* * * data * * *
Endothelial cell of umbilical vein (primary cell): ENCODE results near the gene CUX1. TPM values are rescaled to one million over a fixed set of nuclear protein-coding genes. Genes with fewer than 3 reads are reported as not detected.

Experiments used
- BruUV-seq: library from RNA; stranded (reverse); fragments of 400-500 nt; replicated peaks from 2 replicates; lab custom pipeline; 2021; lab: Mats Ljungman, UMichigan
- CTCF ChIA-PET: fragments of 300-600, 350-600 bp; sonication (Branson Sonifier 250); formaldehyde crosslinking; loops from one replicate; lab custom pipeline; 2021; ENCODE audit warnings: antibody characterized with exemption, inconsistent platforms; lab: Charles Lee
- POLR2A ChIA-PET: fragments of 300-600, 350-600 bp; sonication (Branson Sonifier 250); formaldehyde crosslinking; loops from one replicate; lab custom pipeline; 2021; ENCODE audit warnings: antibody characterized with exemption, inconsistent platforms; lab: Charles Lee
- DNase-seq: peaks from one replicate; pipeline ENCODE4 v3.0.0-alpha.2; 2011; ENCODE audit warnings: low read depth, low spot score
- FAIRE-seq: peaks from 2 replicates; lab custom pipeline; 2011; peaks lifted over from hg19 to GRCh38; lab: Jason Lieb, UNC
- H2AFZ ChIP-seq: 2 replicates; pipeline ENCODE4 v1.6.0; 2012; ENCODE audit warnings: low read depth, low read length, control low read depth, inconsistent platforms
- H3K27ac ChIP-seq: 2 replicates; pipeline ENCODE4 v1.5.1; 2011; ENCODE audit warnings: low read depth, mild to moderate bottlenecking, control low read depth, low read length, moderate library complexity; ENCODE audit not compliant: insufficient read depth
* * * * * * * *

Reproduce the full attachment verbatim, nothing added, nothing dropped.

Endothelial cell of umbilical vein (primary cell): ENCODE results near the gene CUX1. TPM values are rescaled to one million over a fixed set of nuclear protein-coding genes. Genes with fewer than 3 reads are reported as not detected.

Experiments used
- BruUV-seq: library from RNA; stranded (reverse); fragments of 400-500 nt; replicated peaks from 2 replicates; lab custom pipeline; 2021; lab: Mats Ljungman, UMichigan
- CTCF ChIA-PET: fragments of 300-600, 350-600 bp; sonication (Branson Sonifier 250); formaldehyde crosslinking; loops from one replicate; lab custom pipeline; 2021; ENCODE audit warnings: antibody characterized with exemption, inconsistent platforms; lab: Charles Lee
- POLR2A ChIA-PET: fragments of 300-600, 350-600 bp; sonication (Branson Sonifier 250); formaldehyde crosslinking; loops from one replicate; lab custom pipeline; 2021; ENCODE audit warnings: antibody characterized with exemption, inconsistent platforms; lab: Charles Lee
- DNase-seq: peaks from one replicate; pipeline ENCODE4 v3.0.0-alpha.2; 2011; ENCODE audit warnings: low read depth, low spot score
- FAIRE-seq: peaks from 2 replicates; lab custom pipeline; 2011; peaks lifted over from hg19 to GRCh38; lab: Jason Lieb, UNC
- H2AFZ ChIP-seq: 2 replicates; pipeline ENCODE4 v1.6.0; 2012; ENCODE audit warnings: low read depth, low read length, control low read depth, inconsistent platforms
- H3K27ac ChIP-seq: 2 replicates; pipeline ENCODE4 v1.5.1; 2011; ENCODE audit warnings: low read depth, mild to moderate bottlenecking, control low read depth, low read length, moderate library complexity; ENCODE audit not compliant: insufficient read depth